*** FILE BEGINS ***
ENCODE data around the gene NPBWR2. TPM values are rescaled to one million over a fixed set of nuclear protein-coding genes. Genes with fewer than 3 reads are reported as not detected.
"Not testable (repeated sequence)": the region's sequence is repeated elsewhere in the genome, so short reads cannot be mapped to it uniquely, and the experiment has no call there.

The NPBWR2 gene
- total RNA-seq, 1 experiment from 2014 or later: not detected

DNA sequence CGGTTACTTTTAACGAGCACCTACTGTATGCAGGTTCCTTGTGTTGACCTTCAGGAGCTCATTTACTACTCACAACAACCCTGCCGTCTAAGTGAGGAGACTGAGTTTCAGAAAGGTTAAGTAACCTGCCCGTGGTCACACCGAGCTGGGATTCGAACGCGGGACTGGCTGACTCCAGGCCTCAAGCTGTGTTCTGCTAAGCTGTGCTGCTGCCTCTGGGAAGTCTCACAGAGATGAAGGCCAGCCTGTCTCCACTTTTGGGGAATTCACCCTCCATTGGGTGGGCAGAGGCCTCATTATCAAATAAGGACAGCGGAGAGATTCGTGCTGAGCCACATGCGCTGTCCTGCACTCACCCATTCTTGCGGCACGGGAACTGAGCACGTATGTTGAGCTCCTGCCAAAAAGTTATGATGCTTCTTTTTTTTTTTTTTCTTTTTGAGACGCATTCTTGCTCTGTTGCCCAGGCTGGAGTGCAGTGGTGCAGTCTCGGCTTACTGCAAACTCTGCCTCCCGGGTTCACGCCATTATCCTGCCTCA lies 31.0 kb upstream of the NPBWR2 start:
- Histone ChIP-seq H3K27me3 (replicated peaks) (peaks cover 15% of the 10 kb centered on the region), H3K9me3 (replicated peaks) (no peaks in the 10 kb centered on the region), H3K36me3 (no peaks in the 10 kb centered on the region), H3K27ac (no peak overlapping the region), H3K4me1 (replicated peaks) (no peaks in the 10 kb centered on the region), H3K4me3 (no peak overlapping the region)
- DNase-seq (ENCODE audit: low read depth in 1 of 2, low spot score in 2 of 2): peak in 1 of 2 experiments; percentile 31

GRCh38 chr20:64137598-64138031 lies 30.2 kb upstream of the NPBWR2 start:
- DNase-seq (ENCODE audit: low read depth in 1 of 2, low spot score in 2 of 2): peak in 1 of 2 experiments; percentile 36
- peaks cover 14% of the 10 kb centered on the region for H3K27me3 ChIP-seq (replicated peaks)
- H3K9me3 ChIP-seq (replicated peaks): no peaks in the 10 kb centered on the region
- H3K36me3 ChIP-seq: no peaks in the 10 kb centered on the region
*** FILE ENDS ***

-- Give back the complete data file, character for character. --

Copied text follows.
ENCODE data around the gene NPBWR2. TPM values are rescaled to one million over a fixed set of nuclear protein-coding genes. Genes with fewer than 3 reads are reported as not detected.
"Not testable (repeated sequence)": the region's sequence is repeated elsewhere in the genome, so short reads cannot be mapped to it uniquely, and the experiment has no call there.

The NPBWR2 gene
- total RNA-seq, 1 experiment from 2014 or later: not detected

DNA sequence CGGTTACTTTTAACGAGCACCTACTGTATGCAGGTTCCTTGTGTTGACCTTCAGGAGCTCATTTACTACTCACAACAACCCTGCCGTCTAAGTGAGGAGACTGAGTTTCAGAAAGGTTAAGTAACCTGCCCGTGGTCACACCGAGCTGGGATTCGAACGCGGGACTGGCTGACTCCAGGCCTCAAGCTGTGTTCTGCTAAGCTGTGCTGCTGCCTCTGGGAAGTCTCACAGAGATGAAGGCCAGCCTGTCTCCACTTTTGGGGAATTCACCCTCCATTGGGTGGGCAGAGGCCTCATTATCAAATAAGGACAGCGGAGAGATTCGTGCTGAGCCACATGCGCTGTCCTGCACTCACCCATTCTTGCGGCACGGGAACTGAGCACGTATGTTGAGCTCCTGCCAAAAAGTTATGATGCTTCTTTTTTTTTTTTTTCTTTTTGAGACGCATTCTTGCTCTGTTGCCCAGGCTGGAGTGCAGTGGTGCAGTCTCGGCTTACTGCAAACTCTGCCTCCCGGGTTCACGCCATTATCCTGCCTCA lies 31.0 kb upstream of the NPBWR2 start:
- Histone ChIP-seq H3K27me3 (replicated peaks) (peaks cover 15% of the 10 kb centered on the region), H3K9me3 (replicated peaks) (no peaks in the 10 kb centered on the region), H3K36me3 (no peaks in the 10 kb centered on the region), H3K27ac (no peak overlapping the region), H3K4me1 (replicated peaks) (no peaks in the 10 kb centered on the region), H3K4me3 (no peak overlapping the region)
- DNase-seq (ENCODE audit: low read depth in 1 of 2, low spot score in 2 of 2): peak in 1 of 2 experiments; percentile 31

GRCh38 chr20:64137598-64138031 lies 30.2 kb upstream of the NPBWR2 start:
- DNase-seq (ENCODE audit: low read depth in 1 of 2, low spot score in 2 of 2): peak in 1 of 2 experiments; percentile 36
- peaks cover 14% of the 10 kb centered on the region for H3K27me3 ChIP-seq (replicated peaks)
- H3K9me3 ChIP-seq (replicated peaks): no peaks in the 10 kb centered on the region
- H3K36me3 ChIP-seq: no peaks in the 10 kb centered on the region